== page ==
Spanish language labeling?


In the United States market, dual language labeling has been mandated by law, to one extent or another. I have seen some ammunition boxes with both languages(Spanish and English).

Can boxes be dated by this, like the childrens warning? Is the beginning date of this practice known?

(Please read entire thread before you draw any conclusions on my sanity.[18:30Z 12-20-10])


What law mandates the political nonsense of dual languages on American Cartridge Boxes? That’s a new one on me. Some of the old boxes that were exported in quantity to South America and Mexico (when they could have guns legally) had Spanish and English on them, and a lot of the boxes on ammo imported into the US from other countries has more than one language, but I don’t recall seeing many modern boxes from American makers with more than one language. Am I wrong, like I often am?


Dear JM,
I agree with you…and your not wrong here.

Here in Australia we get most of our Ammo from Remchester, and except for the odd packets which are also sold in Canada (English and French mandated), all US made ammo is English ONLY.
There is one exception, of course, which dates back the to the late 1800s ( “Marca Registrada”==Trade Mark Registered) is placed along with “TM” as an indication to Latin Countries that the Name is Registered in their countries as well. (ie, Pirates beware!).

S&W also has the Marca logo on all its Pistols as well ( due to the Rampant Spanish copying of the early part of the 1900s.).

AV Ballistics.


There might be a few towns and cities in the US who require dual languages on official items and signs, but I know of no state or federal laws to that effect, let alone required on packaging.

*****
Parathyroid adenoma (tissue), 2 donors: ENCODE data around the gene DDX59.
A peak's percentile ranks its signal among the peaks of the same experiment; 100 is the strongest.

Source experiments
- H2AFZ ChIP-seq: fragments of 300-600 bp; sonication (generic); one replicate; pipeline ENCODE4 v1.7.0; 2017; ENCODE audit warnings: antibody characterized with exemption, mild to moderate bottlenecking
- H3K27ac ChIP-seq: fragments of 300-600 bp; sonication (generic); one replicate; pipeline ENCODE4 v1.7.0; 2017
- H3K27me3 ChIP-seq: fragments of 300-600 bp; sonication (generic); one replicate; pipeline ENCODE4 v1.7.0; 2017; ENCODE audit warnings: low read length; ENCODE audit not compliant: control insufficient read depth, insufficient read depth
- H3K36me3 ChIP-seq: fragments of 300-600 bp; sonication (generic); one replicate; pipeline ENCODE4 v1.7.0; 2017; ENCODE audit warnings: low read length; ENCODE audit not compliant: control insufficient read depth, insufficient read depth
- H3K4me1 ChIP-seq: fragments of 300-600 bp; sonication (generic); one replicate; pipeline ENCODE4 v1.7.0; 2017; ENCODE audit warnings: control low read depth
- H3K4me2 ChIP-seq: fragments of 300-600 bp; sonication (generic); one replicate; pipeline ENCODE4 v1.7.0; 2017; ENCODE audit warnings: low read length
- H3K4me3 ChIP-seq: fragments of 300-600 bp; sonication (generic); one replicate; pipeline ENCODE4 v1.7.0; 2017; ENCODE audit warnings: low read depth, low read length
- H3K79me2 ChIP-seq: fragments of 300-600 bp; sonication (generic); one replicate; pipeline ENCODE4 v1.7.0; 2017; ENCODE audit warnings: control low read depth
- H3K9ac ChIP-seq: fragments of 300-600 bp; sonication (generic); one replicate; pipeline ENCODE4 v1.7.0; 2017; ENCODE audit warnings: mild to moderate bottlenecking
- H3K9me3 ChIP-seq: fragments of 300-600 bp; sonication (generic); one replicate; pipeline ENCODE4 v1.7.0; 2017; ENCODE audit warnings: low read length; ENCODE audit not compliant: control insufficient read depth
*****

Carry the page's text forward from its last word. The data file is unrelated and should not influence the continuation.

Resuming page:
John, I may be incorrect about it being a law but I thought it was something passed a few years back because almost all packageing (US) today of consummer products has English and Spanish on it.
Here’s an example from the cartridge box world. Look at the lower right corner of each.

The top box dates back to no earlier than 1986 and the lower one is about 2007. The lower, Xpert, box is still in production. The Spanish language is used in other parts of the box too, mostly in warnings/cautions. Here’s a look at the side panel.


That is French.


Yes, some of the boxes have French language on the labels. These are products that sell well in Canada and require the French labeling under Canadian Laws.

I think CCI does the same.

Nothing to do with laws or even custom in the USA.

John M.


Geeze, do I feel stupid now! Guess this is proof that I have NO language skills!
Just forget I asked.
Lew you can delete this one with my blessings!


Many companies do that for marketing reasons, and to avoid litigation from non-English speakers who can’t read the warnings and instructions.